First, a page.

Want to improve your e-commerce metrics? Focus on your QA score


I think most of us realize that customers are important. As we move from traditional business operations to the current focus on e-commerce businesses, concepts like “customer experience” and “the customer journey” continue to ring true. In fact, in many cases they are more important than ever.

That is, even in the online retail space, there is no doubt that the customer remains a focal point in all business. When customers can search everything on Google, the customer experience can be a way to differentiate your business and make you stand out.

Companies are constantly transforming and developing the various elements of how they operate. Things like managing remote workers, orchestrating complex ecommerce customer service, and scaling with the ever-increasing increase in online shopping are rewriting what the customer experience is in the first place. .

And yet, I still strongly believe that quality assurance remains one of the most important factors impacting the CX of any startup or company. In fact, with so much competition in the ecommerce arena, the quality of the experience you can deliver to your customers is one of the biggest differentiators an organization can cultivate.

While the customer is key, however, catering to an ecommerce customer can be difficult. If you don’t have solid, customer-related metrics to guide you, it may be impossible to create a winning strategy.

This is where your QA score comes into play.

What is your quality assurance score?

While quality assurance has always been a backbone of the business, tracking traditional quality assurance in a 21st century spreadsheet-driven business can be difficult.

The question is, how do you track, analyze and improve your customer experience?

Traditionally, companies rate CX with things like Customer Satisfaction Scores (CSAT). The problem is that these can be distorted by external factors. They also tend to be simplistic, most often just asking for a general opinion on a customer’s overall experience. This generates non-specific data and does not suggest specific areas for improvement …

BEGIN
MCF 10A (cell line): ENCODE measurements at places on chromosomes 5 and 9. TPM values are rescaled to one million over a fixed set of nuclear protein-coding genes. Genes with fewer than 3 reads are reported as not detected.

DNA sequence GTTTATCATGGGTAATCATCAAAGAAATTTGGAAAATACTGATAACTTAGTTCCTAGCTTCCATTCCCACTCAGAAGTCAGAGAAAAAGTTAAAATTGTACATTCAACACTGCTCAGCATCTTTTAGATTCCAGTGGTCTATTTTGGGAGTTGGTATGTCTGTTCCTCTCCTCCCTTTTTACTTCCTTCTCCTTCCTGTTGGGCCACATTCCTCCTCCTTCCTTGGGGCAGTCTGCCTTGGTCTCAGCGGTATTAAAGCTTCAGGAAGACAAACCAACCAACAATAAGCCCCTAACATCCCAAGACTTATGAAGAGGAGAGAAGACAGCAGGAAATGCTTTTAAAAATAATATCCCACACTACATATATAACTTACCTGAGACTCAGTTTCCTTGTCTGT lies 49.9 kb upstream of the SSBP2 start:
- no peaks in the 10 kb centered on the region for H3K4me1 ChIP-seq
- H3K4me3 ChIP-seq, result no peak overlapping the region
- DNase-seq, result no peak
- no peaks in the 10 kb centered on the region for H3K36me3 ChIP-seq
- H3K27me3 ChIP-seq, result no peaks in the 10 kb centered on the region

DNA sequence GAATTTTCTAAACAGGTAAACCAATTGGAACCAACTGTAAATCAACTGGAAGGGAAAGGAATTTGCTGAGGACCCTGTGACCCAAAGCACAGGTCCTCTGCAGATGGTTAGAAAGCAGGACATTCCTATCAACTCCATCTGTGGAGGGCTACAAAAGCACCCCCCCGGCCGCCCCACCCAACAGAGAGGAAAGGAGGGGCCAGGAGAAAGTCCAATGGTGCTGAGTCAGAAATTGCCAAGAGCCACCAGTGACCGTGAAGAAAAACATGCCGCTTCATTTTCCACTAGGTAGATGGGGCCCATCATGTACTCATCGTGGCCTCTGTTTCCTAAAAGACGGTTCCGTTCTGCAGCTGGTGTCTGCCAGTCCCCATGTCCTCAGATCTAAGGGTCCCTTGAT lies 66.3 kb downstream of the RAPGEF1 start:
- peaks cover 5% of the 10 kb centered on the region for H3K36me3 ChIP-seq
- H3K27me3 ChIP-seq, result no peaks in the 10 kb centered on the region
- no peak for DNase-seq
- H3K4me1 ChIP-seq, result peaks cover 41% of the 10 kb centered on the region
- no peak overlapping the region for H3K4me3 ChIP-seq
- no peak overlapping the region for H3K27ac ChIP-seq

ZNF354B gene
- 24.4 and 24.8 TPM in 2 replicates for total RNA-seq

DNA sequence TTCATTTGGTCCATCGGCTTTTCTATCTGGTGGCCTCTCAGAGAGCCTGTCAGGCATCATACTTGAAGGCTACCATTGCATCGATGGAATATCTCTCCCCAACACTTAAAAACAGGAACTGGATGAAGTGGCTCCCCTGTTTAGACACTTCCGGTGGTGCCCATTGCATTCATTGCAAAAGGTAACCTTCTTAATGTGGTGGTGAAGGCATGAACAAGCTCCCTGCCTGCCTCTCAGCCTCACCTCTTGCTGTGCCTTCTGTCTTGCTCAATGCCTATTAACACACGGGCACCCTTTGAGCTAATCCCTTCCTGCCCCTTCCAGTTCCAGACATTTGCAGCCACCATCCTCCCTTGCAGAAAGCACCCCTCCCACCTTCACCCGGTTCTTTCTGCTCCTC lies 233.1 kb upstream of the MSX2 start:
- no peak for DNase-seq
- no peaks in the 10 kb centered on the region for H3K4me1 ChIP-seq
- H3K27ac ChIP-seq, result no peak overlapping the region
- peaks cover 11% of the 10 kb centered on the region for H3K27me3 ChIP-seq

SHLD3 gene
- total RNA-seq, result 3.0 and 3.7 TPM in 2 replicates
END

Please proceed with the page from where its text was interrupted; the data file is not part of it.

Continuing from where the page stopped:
Enter the quality assurance score.

A quality assurance score is a metric that you can customize based on the specific customer experience your brand is trying to deliver. In addition to using basic CSAT information, a QA score can take into consideration critical elements such as:

  • How your customer service representative behaves in their interactions with customers
  • If a representative follows your customer service protocols
  • If a representative reflects the tone, voice and posture described in your brand guidelines
  • Any other company-specific standards or values ​​that deserve to be followed

These additional factors make a QA score much more effective at capturing detailed and relevant interaction data.

By tailoring your QA dashboard to your brand, you can judge the quality of your agent’s interactions with your customers. This can provide specific areas for improvement and growth rather than generic comments that do little more than reflect the initial emotions of clients.

The measured difference between CSAT and QA scores

Traditional customer service surveys have been the go-to option for CSAT as they are used as an indicator of quality. However, I have found that they can be a bit misleading. In fact, sometimes they can even contradict the more precise data offered by a quality assurance score.

The MaestroQA quality assurance software platform recently performed an analysis of 265,000 customer support tickets. In the review, the company compared classic CSAT scores with more robust QA scores and found that even considering only interactions with a QA score of 90% or higher, almost a third (31.8% ) Support tickets had negative CSAT scores.

In other words, even when customer service was great, more than three out of 10 tickets looked like failure from a CSAT perspective.

The critical nature of a QA score

Examples like the one I provided above help highlight the weakness and superficial nature of a customer survey. On their own, these simplistic questionnaires tend to fall flat.

Rather than providing meaningful data, they obscure the problem with emotional responses. If a customer is upset after an interaction, it doesn’t matter how professional an agent was or if they took their team’s training and instruction. Feedback is likely to be negative. It can also be argued that the opposite is true.

However, when you use a quality assurance score, it can identify specific areas of strength and weakness. To reiterate, this is because a QA dashboard can be:

  • Customized to collect specific data
  • Used to define detailed pass and fail points
  • Used to read comments and data, then suggest meaningful changes

Compared to a CSAT score, a QA score provides a robust, well-rounded data set for understanding whether or not agents are meeting company standards. It can be tailored to meet the needs of each business and can provide critical feedback.

Use your QA score to improve your business

The ecommerce industry comes with a lot of metrics – data in the CX domain, in particular, can seem overwhelming at times. If you’re looking for a way to get rid of the clutter and figure out where you really need to grow, look no further than your QA score.

From personalization to specificity, a QA score provides a measure of quality that can redefine both the analysis of your ecommerce data and, by extension, your customer experience as a whole.


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